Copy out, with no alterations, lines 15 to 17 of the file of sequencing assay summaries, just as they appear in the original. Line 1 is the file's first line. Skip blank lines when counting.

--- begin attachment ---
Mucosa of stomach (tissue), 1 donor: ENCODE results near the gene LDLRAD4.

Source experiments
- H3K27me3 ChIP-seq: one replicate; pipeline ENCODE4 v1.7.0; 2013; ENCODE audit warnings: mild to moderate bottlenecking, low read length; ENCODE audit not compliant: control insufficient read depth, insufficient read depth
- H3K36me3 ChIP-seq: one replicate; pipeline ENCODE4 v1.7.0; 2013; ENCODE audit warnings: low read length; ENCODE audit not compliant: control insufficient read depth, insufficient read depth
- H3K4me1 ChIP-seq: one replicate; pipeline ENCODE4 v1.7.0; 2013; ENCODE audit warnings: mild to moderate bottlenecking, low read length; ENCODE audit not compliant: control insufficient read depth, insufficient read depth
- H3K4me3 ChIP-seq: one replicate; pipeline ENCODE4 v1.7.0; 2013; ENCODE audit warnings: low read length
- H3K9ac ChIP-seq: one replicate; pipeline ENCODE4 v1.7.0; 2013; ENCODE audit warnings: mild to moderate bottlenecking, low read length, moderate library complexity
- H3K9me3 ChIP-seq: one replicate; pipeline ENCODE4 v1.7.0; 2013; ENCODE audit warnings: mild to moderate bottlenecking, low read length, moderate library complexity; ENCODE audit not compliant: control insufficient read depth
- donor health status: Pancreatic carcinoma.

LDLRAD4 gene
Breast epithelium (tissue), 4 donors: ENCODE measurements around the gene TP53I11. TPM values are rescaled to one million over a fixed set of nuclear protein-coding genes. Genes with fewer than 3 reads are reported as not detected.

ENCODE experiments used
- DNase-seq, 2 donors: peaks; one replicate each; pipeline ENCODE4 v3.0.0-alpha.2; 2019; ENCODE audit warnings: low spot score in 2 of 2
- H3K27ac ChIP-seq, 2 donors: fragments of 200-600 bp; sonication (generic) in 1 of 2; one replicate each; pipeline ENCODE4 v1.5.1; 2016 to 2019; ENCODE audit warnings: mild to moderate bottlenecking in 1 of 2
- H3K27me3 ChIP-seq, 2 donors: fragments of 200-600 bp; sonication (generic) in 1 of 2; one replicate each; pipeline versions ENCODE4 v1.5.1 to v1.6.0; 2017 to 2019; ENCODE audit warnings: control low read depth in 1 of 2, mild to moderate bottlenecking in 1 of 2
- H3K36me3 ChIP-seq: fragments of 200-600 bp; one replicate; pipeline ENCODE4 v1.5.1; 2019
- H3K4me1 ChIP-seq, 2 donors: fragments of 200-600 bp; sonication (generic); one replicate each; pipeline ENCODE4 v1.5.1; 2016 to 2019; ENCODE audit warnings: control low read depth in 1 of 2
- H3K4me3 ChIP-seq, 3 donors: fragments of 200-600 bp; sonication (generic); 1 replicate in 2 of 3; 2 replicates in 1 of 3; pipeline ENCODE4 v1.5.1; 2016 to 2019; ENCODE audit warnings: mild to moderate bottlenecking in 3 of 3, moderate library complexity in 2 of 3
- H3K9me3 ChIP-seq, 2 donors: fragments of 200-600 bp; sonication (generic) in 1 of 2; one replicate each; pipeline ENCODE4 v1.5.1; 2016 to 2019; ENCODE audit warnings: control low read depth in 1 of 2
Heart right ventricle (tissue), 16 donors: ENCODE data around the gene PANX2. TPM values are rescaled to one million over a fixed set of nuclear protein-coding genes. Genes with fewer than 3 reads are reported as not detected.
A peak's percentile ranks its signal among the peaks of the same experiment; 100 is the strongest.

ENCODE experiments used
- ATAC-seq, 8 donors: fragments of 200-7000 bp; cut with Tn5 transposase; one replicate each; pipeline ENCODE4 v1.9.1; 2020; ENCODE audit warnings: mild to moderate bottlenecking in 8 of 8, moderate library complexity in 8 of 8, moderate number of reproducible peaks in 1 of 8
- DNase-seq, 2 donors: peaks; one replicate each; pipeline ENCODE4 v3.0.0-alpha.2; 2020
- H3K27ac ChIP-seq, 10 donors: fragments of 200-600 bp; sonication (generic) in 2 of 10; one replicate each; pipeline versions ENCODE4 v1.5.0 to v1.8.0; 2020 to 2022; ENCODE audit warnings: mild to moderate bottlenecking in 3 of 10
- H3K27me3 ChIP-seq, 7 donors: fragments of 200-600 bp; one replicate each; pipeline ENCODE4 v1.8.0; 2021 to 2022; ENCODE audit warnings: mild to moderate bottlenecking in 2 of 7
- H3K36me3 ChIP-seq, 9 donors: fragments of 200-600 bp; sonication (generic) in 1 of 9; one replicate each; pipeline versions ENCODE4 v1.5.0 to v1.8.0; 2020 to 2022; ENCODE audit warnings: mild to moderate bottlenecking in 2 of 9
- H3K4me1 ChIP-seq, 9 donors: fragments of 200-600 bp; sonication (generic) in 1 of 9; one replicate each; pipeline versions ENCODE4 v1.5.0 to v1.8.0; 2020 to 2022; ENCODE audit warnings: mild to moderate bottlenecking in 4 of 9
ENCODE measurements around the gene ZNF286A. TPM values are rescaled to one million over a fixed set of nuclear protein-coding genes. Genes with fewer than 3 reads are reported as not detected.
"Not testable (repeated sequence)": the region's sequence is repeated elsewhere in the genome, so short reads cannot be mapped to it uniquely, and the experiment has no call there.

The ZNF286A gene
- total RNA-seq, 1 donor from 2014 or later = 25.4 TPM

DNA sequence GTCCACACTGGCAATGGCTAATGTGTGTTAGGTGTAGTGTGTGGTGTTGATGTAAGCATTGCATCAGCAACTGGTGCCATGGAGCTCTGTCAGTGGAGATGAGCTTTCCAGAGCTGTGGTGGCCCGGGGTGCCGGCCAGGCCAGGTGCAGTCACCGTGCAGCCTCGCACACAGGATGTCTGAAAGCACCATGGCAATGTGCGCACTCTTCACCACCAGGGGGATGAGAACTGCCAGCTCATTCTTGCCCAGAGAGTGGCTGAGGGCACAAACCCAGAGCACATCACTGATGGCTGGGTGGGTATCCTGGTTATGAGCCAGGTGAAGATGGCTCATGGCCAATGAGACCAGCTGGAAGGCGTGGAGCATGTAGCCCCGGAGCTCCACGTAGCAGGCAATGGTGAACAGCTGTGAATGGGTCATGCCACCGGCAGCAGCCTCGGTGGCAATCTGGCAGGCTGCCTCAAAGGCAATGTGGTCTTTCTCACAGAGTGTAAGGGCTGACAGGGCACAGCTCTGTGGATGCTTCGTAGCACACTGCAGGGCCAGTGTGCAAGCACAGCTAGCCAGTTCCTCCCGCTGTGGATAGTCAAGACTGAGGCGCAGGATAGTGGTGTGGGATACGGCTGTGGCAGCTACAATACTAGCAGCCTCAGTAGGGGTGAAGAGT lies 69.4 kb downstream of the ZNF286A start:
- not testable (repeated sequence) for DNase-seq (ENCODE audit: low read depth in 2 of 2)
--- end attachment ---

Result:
- H3K27me3 ChIP-seq, 2 donors: fragments of 200-600 bp; sonication (generic) in 1 of 2; one replicate each; pipeline versions ENCODE4 v1.5.1 to v1.6.0; 2017 to 2019; ENCODE audit warnings: control low read depth in 1 of 2, mild to moderate bottlenecking in 1 of 2
- H3K36me3 ChIP-seq: fragments of 200-600 bp; one replicate; pipeline ENCODE4 v1.5.1; 2019
- H3K4me1 ChIP-seq, 2 donors: fragments of 200-600 bp; sonication (generic); one replicate each; pipeline ENCODE4 v1.5.1; 2016 to 2019; ENCODE audit warnings: control low read depth in 1 of 2